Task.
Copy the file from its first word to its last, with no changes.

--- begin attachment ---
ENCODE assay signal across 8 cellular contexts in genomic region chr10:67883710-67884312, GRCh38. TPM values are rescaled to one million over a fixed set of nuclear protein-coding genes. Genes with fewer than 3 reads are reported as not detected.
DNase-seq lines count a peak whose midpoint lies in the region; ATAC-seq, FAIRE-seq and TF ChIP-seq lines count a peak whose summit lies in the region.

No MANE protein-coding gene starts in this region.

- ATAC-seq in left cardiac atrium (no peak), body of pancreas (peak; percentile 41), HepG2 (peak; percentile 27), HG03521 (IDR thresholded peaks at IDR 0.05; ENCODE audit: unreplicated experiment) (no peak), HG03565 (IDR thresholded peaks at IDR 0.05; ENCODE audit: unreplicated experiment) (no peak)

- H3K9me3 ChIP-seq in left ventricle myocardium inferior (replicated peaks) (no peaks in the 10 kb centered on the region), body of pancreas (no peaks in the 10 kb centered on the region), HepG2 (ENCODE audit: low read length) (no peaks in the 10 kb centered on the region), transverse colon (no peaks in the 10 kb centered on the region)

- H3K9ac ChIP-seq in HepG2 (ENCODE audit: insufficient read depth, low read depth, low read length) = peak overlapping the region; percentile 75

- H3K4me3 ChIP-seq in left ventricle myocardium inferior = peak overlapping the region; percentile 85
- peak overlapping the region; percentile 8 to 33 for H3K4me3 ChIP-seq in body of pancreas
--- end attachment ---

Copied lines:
ENCODE assay signal across 8 cellular contexts in genomic region chr10:67883710-67884312, GRCh38. TPM values are rescaled to one million over a fixed set of nuclear protein-coding genes. Genes with fewer than 3 reads are reported as not detected.
DNase-seq lines count a peak whose midpoint lies in the region; ATAC-seq, FAIRE-seq and TF ChIP-seq lines count a peak whose summit lies in the region.

No MANE protein-coding gene starts in this region.

- ATAC-seq in left cardiac atrium (no peak), body of pancreas (peak; percentile 41), HepG2 (peak; percentile 27), HG03521 (IDR thresholded peaks at IDR 0.05; ENCODE audit: unreplicated experiment) (no peak), HG03565 (IDR thresholded peaks at IDR 0.05; ENCODE audit: unreplicated experiment) (no peak)

- H3K9me3 ChIP-seq in left ventricle myocardium inferior (replicated peaks) (no peaks in the 10 kb centered on the region), body of pancreas (no peaks in the 10 kb centered on the region), HepG2 (ENCODE audit: low read length) (no peaks in the 10 kb centered on the region), transverse colon (no peaks in the 10 kb centered on the region)

- H3K9ac ChIP-seq in HepG2 (ENCODE audit: insufficient read depth, low read depth, low read length) = peak overlapping the region; percentile 75

- H3K4me3 ChIP-seq in left ventricle myocardium inferior = peak overlapping the region; percentile 85
- peak overlapping the region; percentile 8 to 33 for H3K4me3 ChIP-seq in body of pancreas